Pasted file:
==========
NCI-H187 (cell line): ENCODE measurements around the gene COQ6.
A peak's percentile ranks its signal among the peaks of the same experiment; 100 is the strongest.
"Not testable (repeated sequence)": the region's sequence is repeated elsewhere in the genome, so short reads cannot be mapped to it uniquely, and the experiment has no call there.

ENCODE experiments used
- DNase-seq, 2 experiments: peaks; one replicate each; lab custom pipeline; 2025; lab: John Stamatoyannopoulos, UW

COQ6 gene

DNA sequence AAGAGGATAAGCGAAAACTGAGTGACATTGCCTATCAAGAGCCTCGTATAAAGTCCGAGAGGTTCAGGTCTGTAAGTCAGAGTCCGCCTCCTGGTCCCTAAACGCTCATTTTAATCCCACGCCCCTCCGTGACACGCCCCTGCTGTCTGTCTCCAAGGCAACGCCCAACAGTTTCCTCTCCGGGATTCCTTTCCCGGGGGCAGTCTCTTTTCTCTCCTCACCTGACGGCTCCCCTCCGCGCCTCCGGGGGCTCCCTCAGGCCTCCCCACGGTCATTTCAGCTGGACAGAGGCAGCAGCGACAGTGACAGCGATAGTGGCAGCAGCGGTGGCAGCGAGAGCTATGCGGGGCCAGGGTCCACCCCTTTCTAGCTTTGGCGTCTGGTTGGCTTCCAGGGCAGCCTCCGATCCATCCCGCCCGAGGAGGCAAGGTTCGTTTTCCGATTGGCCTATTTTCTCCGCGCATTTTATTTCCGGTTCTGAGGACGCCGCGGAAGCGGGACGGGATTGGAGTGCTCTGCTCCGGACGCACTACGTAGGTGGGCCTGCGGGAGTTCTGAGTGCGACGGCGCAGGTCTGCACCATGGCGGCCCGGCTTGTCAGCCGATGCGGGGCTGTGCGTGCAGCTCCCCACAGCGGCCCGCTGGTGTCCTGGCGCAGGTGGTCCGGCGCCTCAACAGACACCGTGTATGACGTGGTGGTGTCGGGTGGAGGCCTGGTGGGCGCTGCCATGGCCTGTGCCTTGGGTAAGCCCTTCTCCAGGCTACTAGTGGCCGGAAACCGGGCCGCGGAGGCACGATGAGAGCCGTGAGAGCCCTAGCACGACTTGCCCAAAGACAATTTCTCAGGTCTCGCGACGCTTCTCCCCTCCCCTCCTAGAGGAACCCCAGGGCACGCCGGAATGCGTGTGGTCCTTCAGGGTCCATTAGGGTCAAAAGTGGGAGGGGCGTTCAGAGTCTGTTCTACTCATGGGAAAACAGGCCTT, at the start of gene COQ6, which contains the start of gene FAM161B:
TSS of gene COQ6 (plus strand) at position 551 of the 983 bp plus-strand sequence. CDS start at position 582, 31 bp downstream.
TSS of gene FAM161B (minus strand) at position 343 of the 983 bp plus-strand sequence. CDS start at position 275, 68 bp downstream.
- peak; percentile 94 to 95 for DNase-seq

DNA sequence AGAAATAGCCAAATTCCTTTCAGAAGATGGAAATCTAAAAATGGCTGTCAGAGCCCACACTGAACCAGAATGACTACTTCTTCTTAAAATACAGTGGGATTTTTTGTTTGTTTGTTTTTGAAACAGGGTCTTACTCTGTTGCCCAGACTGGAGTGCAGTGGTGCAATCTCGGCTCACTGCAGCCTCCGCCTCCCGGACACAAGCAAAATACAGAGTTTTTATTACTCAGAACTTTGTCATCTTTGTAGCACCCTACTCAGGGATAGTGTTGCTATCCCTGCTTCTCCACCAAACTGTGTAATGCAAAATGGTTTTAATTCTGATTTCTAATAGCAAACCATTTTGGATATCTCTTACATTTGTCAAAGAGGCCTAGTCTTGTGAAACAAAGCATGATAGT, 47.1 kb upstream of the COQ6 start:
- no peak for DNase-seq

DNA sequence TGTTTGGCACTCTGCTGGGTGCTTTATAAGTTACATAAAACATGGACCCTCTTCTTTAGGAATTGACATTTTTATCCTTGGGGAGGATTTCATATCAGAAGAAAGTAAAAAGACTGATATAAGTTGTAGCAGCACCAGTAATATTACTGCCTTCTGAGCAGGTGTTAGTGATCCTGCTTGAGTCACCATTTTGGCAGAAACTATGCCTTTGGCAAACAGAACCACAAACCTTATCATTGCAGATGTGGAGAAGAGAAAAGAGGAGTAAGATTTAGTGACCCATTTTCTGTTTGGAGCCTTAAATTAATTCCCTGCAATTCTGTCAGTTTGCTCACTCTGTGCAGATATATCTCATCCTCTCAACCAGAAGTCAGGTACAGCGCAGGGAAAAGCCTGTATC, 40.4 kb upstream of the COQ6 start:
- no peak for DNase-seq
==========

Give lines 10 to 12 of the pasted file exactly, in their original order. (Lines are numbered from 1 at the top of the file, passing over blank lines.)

- peak; percentile 94 to 95 for DNase-seq

DNA sequence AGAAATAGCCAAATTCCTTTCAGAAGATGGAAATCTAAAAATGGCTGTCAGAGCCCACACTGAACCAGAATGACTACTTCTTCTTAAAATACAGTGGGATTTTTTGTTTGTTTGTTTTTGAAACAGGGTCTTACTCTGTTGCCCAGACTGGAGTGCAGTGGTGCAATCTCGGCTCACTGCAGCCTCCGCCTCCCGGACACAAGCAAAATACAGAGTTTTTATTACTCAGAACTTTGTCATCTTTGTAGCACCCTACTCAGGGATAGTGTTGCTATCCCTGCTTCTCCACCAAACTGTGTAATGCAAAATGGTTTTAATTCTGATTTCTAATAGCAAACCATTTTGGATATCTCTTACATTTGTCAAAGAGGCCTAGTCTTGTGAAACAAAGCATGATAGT, 47.1 kb upstream of the COQ6 start:
- no peak for DNase-seq